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Chicago Releases Paid Leave and Paid Sick Leave Final Rule

By Stephanie Dorning, JD, Employment Law Counsel
Published May 14, 2024

chicago flag with callout text: With the Ordinance going into effect in less than two months, now is the time to start finalizing policies.

Nearly six months after passing its new Paid Leave and Paid Sick and Safe Leave Ordinance, the City of Chicago has released guidance on the topic in the form of their Final Rule. While the rule, available on the BACP website, does not significantly deviate from the earlier proposed rules, there is some important information employers should know.

Sick Leave Carryover. The final rule confirms that employers must allow employees to carryover unused paid sick leave, regardless of whether leave is granted through frontloading or accrual. Employees may rollover up to 80 hours of leave, which will be in addition to the paid sick leave earned or granted in the following year. This provision is limited to paid sick leave and does not apply to employers who frontload the paid leave.

Denial of Leave. The rule specifies that employers may require “reasonable preapproval” for employees using paid leave to ensure continuity of business operations. Employees must have reasonable access to the leave, and overly restrictive policies would be in violation of the ordinance. Blackout dates and restrictive periods are allowed, but only so long as employees can reasonably use their paid leave outside of these restrictions.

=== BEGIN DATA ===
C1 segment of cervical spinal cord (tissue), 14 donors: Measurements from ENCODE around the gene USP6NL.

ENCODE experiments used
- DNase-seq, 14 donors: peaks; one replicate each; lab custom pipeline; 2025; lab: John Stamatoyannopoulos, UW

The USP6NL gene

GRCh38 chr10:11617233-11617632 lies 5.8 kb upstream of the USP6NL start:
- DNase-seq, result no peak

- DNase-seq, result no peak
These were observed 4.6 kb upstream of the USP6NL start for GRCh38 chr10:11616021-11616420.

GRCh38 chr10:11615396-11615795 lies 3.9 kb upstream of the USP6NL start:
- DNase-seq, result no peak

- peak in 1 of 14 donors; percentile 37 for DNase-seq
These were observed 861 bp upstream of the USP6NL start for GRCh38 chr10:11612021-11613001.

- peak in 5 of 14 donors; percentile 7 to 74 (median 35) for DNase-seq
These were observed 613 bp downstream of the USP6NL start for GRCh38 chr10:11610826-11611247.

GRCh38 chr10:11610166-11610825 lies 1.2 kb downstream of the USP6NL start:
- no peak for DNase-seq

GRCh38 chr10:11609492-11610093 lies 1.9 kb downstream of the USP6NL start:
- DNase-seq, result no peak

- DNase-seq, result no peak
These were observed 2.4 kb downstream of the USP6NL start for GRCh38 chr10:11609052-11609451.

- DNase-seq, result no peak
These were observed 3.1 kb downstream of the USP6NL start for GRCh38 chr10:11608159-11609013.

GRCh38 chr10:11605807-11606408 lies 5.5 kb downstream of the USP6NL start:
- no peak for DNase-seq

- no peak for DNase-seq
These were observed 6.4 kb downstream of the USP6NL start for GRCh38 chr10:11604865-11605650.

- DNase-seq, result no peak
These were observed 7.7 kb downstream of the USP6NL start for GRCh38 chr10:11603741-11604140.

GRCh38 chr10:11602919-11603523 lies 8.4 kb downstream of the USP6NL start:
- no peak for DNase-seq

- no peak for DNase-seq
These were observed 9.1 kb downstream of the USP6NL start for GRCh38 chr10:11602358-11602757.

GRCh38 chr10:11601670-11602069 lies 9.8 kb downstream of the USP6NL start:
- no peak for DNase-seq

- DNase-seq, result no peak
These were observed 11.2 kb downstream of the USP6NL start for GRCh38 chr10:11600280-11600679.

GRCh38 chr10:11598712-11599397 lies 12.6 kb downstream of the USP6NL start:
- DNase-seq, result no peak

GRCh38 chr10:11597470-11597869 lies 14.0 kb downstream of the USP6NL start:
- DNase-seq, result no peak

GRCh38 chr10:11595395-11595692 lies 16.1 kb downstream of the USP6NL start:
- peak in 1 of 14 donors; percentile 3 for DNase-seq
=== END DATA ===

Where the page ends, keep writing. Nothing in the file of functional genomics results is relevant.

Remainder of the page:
Other factors employers should consider when determining whether to approve or deny leave include:

  • Whether granting the paid leave would significantly impact business operations.
  • Whether the employer provides a need or service critical to the health, safety, or welfare of the people of the City of Chicago.
  • Whether similarly situated employees are treated the same for the purpose of reviewing, approving, and denying paid leave.
  • Whether granting paid leave during a particular time period would significantly impact business operations.

Notice and Posting Requirements. The final rule introduces some changes to the notification requirements employers must follow including: 

  • Workplace Poster. This notice must be posted through the employer’s usual method of communication. If 5% or more of the workforce is not literate in English, the notice must be made available in the language understood by those employees.
  • Available Leave. Employers must provide notice to employees of how much paid sick leave and paid leave is available for use. This can be done through any reasonable method, including paystubs, an online database, handwritten records, etc.
  • New Hire Notification. Notice of the employer’s policy must be provided prior to employee commencing work or as part of the onboarding process.
  • Annual Notification. Employers must provide notification of their policy and the employee’s available leave within 30 days of July 1, 2024, and yearly thereafter. After the initial notice, the notice may be issued on a calendar, employment, or fiscal year.
  • Policy Changes. Employers must provide at least 5 days written notice prior to making any changes to their policy or notification requirements. If the change will negatively impact an employee’s access to leave or how their leave is paid out, they must receive at least 14 days’ advance written notice.

With the Ordinance going into effect in less than two months, now is the time to start finalizing policies. Please join HR Source for our Navigating Paid Time Off in Chicago webinars held on May 22, 2024, and June 18, 2024. We will discuss the requirements of the ordinance and answer questions about what you can expect in the coming months.